The Didache: A Window on the Earliest Christians, by Thomas O'Laughlin

 

From Jesus to the Church: The First Christian Generation, by Craig Evans

 

Early History of Christian Church, by Louis Duchesne

 

Christianity at the Crossroads, by Michael Kruger

 

Biblical Canon Lists from Early Christianity, by Edmond Gallaher

 

From Nicaea to Chalcedon, by Frances Young and Andrew Teal

 

Early Christian Creeds, by J.H.D. Kelly

 

Quest for the Historical Apostles, by W. Brian Shelton 

 

 

 

Early Christianity Websites

 

 

Christian Classics Ethereal Library

 

Christian History Institute

 

Early Christian Writings

 

Centre for the Study of Christian Origins

 

Patristics-Writings of Ancient World

 

Christianity Today: Early Church

 

Early Church Fathers

 

EarlyChurch (uk)

 

Codex Sinciticus (British Library)

 

 

Early Christianity Blogs

 

 

Michael Kruger

 

Larry Hurtado

 

Michael Bird

 

Ryan Reeves

 

Early Christians

 

Patristics Society News

 

History of the Early Church Podcast 

 

 

 

Early Christianity Articles

 

Click HERE to view all articles: 

 

 

The Road to Nicaea

 

A Marriage Made in Byzantium

 

Constantine and the Bishops

 

Athanasius: Defense of Orthodoxy

 

Eusebius: Father of Church History

 

Why do we need the Nicene Creed?

 

The Christian Codex

 

Ancient Versions of New Testament

 

Life and Times of Early Christianity

 

Persecution of Early Christians

 

How Early Christians Worshiped

 

Liturgy of the Early Church

 

How we got the Bible

 

What Happened to the 12 Apostles?

 

 

 

Early Christianity and the New Testament Canon

Explore Orthodoxy, Heresy, and Canon in Early Church  Read HERE

 

 

What Do Earliest Christian Manuscripts Tell Us About Their Readers?

Dr. Larry Hurtado of the University of Edinburgh  Read HERE

 

 

A Survey of Church History, Part 1 A.D. 100 to 600 (Video Series)

Dr. Robert Godfrey of Ligonier Ministries  Read HERE

 

 

Submerged Church Honoring Council of Nicaea in AD 325 Discovered

Associates for Biblical Research  Read HERE

 

 

 

 

Someone has said, "knowing Christ died--that's history. Believing He died for me--that's salvation."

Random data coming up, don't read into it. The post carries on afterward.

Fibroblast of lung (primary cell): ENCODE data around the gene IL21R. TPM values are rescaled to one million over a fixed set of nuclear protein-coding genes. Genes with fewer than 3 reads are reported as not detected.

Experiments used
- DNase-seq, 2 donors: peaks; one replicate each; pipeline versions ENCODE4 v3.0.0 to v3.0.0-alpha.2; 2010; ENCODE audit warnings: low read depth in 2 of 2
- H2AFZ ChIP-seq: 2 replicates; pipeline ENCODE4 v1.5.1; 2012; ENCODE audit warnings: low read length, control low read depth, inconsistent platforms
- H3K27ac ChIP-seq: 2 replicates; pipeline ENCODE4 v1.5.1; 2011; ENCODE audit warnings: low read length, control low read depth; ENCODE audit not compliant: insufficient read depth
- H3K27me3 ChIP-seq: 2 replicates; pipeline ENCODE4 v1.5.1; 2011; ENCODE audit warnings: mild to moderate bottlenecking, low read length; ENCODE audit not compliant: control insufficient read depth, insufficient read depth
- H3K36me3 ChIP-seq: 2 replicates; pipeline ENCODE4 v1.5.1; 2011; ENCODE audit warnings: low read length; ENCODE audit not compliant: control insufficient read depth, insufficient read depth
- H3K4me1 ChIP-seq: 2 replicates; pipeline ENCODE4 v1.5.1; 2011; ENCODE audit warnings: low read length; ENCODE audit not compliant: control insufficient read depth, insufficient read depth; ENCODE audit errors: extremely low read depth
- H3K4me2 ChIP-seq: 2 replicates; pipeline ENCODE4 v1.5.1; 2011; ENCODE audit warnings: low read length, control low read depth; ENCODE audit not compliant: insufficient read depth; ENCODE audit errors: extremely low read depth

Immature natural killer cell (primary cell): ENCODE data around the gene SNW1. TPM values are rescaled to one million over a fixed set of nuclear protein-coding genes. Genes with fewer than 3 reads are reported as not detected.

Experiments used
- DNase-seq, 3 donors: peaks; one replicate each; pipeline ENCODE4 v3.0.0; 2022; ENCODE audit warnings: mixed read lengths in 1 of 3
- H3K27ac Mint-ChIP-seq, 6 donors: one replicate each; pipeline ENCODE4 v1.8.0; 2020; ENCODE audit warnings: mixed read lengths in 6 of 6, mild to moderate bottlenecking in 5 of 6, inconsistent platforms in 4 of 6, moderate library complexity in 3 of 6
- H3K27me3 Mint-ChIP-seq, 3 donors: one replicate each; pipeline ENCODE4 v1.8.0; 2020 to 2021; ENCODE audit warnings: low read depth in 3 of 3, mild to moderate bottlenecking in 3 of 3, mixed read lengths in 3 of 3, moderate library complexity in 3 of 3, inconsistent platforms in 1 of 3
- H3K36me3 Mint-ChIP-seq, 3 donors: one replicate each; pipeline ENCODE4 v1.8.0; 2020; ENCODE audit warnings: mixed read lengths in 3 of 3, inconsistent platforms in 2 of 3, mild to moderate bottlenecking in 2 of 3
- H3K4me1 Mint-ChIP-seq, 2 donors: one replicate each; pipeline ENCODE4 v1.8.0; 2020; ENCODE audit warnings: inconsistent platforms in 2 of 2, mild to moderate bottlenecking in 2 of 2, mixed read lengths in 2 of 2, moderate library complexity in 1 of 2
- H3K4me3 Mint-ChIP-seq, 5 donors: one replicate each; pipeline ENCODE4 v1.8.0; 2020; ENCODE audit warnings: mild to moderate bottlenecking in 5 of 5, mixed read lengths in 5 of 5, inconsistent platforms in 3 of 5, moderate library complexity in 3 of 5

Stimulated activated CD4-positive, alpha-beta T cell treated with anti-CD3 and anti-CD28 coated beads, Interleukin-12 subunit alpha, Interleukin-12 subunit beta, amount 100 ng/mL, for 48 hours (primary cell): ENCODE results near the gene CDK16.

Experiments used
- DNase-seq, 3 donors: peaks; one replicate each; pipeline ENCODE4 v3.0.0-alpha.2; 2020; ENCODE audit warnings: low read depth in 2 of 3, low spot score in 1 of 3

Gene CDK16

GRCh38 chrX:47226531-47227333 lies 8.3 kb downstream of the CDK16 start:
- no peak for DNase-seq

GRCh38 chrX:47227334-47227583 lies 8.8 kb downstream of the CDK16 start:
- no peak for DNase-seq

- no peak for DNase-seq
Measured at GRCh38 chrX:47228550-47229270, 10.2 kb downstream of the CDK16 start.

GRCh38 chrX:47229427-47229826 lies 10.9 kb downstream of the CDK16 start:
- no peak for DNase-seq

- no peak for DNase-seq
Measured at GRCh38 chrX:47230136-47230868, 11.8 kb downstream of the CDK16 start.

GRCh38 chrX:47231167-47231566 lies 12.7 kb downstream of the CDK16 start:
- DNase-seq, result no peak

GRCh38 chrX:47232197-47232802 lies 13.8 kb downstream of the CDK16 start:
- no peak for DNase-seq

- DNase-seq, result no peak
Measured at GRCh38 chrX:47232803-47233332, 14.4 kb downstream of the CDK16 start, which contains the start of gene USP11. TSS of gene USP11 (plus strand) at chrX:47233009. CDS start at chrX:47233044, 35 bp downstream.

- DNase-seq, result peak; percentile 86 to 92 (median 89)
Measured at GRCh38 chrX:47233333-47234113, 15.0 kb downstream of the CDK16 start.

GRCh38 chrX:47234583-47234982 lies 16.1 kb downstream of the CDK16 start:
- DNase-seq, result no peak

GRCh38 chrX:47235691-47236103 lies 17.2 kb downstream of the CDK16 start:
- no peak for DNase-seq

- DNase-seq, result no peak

A personal relationship with Christ begins at the moment of our salvation. Only when we are born spiritually into God's family do we become members of His spiritual kingdom.

 

While we may not know exactly when this new life begins, we can understand the steps we need to begin this new relationship: 

 

First, admit our lost condition. We come into this world separated from the life of God and absorbed with an interest in finding satisfaction on our own terms.

 

Second, acknowledge what God has done for us. Jesus's death was of infinite value. When He rose from the dead, He proved that He had died in our place to pay the price of all sin--past, present, and future.

 

Third, personally believe and receive God's gift. No one is saved by trying to be good but by trusting in the Good News of Christ.

 

(Adapted from Our Daily Bread)

 

 

 

A Greek doctor named Lucanus penned a personal account of the life of Jesus Christ and his apostles in the first century A.D. Scribes convert the doctor's papyrus scrolls into a single codex, which he then takes on a perilous mission to visit Christian exiles in ancient Bithynia of Asia Minor (modern-day Turkey).

 

Along the way, the valuable codex falls into the hands of Jews who had fled Jerusalem when Roman legions sacked the city in the year 70. But the Christian book--to be known as the Nicaea Codex--is mysteriously lost and becomes the object of a relentless quest over time and place by people who are determined to possess it at all costs.

 

What finally happens to the priceless codex is revealed in the novel's epilogue that will surpise you. The Nicaea Trilogy is a sprawling saga told in three novellas under one cover. It unfolds against a backdrop of persecution and war during the Roman Empire.

 

And then comes hope with the crowning of the first Christian emperor, Constantine the Great, and the adoption of a new statement of faith called the Nicene Creed. 

 

Read a Sample Chapter of the Nicaea Trilogy

 

 

 

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Contact us at:  warren@earlychristians.net

 

Warren Lamb

Faithful Journey Publishing